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   Location:Home > Research > Research Progress
Honey bee sting: a key aspect of bee defense against hornets
Author: Gu Gaoying
Update time: 2021-06-07
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Heat-balling is an ingenious defense that has co-evolved to protect multiple honey bee species from hornet predators. Previous studies have shown that high temperature, increased concentration of CO2, and blockage of the hornet’s respiratory system contribute to hornet death. However, the role of stinging by bees and hornets in heat-balling remains relatively unexplored. 

In a study published in Biology, researchers from Xishuangbanna Tropical Botanical Garden (XTBG) demonstrated that honey bee stings can kill a hornet predator by stinging the neck-like veracervix, and the combination of stinging and the high temperature generated by heat-balling also contributed to hornet death. 

The researchers surveyed dead hornets found near and inside honey bee colonies and found stings in multiple locations in hornet bodies, but most frequently in an intersegmental neck-like region, the veracervix.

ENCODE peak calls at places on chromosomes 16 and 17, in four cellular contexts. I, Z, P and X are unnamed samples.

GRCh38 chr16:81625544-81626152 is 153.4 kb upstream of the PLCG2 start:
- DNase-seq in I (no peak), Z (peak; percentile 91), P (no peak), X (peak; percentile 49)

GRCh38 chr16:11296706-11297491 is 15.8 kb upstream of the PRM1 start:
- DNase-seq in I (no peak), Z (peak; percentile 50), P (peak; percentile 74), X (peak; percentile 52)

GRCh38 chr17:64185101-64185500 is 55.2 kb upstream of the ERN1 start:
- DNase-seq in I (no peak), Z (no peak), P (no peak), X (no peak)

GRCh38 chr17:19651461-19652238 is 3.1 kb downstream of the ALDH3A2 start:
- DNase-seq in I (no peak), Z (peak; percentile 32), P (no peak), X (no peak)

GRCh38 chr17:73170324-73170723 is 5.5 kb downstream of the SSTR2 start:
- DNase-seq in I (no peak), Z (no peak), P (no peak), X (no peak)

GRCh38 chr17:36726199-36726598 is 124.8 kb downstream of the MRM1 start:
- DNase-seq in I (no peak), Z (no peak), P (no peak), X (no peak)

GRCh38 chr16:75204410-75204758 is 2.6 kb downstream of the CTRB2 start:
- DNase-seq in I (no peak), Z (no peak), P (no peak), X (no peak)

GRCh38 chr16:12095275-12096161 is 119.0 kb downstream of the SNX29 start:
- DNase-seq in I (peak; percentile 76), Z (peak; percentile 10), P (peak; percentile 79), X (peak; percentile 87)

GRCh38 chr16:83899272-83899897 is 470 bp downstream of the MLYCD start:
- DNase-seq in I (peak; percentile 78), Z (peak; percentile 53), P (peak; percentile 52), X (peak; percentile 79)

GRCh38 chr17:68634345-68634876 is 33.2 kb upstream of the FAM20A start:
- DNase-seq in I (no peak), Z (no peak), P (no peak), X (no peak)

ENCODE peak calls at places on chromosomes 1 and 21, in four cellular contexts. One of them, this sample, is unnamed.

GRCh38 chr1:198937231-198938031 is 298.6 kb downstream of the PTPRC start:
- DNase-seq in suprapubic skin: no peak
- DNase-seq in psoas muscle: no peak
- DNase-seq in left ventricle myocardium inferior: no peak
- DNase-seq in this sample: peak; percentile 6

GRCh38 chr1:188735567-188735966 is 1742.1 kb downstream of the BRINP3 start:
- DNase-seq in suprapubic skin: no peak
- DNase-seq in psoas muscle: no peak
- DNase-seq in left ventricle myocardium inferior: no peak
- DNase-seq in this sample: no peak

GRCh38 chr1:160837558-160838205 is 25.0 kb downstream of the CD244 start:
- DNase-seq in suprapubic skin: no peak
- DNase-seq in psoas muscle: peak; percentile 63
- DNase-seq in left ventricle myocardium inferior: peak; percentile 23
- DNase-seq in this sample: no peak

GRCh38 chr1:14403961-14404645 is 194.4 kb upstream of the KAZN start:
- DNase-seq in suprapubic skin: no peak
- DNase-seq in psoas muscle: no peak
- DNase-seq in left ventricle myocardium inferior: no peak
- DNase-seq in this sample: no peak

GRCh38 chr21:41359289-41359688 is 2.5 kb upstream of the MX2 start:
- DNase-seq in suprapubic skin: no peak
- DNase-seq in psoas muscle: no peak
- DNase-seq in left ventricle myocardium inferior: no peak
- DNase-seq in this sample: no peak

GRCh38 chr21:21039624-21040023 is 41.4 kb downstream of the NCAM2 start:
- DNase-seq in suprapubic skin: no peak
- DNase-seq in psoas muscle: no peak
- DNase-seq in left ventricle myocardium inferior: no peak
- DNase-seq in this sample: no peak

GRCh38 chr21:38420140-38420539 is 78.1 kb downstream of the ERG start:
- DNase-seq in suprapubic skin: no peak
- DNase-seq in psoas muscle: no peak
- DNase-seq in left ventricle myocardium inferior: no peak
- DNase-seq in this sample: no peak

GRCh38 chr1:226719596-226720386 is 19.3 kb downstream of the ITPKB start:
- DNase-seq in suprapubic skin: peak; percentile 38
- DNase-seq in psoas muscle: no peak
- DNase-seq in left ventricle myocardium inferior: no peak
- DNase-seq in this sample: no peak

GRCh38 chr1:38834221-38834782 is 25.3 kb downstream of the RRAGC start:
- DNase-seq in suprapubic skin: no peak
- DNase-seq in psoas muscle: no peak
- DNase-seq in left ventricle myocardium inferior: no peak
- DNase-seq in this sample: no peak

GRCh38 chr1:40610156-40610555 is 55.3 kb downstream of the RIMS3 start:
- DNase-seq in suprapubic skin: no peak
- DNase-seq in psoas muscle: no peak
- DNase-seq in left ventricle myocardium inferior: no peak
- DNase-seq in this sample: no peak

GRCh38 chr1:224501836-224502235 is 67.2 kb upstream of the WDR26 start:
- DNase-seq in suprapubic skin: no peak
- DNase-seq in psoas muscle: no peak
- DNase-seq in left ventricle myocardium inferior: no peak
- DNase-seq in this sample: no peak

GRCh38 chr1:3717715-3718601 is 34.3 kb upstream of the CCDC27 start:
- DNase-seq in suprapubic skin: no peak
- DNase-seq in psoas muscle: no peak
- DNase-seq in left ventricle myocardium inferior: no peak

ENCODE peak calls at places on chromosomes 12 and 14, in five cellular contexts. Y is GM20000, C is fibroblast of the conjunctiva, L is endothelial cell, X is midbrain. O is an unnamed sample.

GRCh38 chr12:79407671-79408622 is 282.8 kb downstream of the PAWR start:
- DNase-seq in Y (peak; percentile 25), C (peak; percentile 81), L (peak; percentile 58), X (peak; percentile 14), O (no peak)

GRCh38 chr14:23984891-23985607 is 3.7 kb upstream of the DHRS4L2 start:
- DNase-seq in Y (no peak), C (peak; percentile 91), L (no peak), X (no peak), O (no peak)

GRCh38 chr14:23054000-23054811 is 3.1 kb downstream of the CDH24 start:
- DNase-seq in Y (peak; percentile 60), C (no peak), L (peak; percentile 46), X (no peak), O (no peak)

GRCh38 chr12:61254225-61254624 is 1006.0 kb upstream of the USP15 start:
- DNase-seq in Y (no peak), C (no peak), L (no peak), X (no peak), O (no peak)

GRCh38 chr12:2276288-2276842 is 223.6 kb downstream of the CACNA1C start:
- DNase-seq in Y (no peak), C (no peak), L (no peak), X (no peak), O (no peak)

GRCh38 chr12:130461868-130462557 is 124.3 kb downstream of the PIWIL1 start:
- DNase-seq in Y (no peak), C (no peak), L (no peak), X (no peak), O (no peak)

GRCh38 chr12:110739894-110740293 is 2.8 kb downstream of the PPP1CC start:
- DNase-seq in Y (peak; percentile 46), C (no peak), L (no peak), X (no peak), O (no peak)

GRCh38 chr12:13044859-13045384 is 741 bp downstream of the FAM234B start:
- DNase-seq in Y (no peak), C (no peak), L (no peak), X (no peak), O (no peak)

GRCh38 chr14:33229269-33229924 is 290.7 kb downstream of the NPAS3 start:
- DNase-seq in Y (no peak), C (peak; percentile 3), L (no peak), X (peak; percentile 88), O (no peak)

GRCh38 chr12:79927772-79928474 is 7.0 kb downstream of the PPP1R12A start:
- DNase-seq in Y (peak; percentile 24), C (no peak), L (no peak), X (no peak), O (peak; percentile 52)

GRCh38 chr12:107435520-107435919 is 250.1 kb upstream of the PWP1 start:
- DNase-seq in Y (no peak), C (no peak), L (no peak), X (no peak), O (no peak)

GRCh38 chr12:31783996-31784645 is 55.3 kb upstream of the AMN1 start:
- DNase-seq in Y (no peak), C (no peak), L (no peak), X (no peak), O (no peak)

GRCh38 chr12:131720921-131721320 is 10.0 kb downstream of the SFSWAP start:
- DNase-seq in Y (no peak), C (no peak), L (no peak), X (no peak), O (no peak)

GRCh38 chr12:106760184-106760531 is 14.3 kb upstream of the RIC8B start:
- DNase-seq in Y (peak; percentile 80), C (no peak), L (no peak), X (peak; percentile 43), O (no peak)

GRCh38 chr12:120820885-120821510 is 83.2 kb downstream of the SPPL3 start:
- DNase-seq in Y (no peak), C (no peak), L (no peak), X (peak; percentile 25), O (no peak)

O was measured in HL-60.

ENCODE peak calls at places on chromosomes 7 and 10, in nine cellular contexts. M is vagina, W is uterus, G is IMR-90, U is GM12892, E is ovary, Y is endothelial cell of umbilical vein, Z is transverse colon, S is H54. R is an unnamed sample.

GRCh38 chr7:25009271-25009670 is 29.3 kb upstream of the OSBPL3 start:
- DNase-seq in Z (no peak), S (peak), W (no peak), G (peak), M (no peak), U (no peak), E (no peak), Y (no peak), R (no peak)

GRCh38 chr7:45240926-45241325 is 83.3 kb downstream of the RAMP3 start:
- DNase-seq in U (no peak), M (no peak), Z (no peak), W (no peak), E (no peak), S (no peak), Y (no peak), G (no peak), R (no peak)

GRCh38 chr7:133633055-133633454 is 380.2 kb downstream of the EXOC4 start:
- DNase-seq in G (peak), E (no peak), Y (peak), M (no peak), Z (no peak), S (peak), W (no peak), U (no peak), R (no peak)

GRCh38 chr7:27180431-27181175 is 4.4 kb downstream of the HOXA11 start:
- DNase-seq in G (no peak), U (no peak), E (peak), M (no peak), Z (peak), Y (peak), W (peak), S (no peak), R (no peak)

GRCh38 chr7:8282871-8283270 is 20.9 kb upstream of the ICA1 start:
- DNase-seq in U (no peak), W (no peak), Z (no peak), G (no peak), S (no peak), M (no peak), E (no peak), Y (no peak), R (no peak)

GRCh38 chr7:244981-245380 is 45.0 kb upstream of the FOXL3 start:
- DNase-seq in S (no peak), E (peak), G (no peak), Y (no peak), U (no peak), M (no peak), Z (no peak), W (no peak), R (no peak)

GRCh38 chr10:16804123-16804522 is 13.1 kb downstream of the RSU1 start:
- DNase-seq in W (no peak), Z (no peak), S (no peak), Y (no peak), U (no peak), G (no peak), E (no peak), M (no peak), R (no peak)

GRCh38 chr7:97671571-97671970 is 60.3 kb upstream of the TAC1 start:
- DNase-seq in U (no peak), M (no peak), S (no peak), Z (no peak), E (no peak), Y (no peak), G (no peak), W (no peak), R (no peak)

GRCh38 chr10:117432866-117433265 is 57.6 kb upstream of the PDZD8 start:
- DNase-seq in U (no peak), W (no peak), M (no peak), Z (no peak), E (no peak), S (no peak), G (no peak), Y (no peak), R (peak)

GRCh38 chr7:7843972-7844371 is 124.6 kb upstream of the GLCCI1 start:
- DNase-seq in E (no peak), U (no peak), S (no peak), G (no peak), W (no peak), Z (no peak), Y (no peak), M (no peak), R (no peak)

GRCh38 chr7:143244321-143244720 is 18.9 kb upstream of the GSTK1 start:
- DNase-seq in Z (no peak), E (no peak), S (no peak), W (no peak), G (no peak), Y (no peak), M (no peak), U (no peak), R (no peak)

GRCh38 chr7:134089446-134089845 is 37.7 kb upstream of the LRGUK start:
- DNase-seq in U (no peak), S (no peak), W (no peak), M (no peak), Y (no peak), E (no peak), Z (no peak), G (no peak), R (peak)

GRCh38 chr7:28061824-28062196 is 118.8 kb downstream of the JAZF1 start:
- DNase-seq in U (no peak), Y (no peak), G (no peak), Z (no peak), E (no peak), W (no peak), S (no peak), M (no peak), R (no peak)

They found that the hornet survival decreased as the number of bee stings increased. Both heat and sting type significantly decreased hornet survival. However, there was no significant interaction of heat and sting type and thus no synergistic effect.  

Moreover, temperature played a key role. When the hornets heated to 44 °C, the average heat ball temperature, the survival reduced 57% compared to being stung and maintained at ambient air temperature (21 °C).Increased temperature alone significantly reduced hornet survival by 25% at 3 hours.  

Finally, none of the hornets stung in the veracervix retained the bee stings. Therefore, it may underestimate the role of bee stinging by simply censuring the number of stings retained on dead hornets. 

“Our study provides the first evidence that honey bee stings are a key aspect of bee defense against hornets,” said TAN Ken, principal investigator of the study. 


TAN Ken Ph.D Principal Investigator 

Key Laboratory of Tropical Forest Ecology, Xishuangbanna Tropical Botanical Garden, Chinese Academy of Sciences, Mengla, Yunnan 666303, China    

E-mail: kentan@xtbg.ac.cn   



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Xishuangbanna Tropical Botanical Garden, Chinese Academy of Sciences. Menglun, Mengla, Yunnan 666303, China
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